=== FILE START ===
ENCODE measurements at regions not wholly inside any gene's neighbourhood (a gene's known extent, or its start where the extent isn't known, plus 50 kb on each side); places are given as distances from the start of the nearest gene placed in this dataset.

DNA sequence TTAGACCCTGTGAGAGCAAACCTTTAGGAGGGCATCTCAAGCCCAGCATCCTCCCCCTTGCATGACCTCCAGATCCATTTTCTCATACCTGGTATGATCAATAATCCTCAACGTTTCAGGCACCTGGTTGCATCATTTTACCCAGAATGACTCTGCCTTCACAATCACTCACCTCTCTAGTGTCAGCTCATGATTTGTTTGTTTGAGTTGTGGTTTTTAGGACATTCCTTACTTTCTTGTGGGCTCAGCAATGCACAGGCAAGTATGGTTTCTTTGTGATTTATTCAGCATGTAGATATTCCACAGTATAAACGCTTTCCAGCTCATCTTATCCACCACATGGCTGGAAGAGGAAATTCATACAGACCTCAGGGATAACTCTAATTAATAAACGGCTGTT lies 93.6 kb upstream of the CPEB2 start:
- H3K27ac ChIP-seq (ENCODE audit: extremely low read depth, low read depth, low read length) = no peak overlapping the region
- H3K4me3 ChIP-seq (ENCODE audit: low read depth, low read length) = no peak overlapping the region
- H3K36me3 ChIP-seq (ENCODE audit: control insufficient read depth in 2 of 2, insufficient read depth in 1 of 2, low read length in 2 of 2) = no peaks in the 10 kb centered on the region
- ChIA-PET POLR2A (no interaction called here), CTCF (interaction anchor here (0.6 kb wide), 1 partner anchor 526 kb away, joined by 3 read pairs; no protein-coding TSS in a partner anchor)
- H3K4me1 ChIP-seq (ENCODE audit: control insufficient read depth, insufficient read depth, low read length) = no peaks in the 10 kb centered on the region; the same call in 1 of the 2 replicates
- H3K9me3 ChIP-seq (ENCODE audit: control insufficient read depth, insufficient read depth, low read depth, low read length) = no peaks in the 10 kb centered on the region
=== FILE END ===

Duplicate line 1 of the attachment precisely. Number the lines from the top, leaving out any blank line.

ENCODE measurements at regions not wholly inside any gene's neighbourhood (a gene's known extent, or its start where the extent isn't known, plus 50 kb on each side); places are given as distances from the start of the nearest gene placed in this dataset.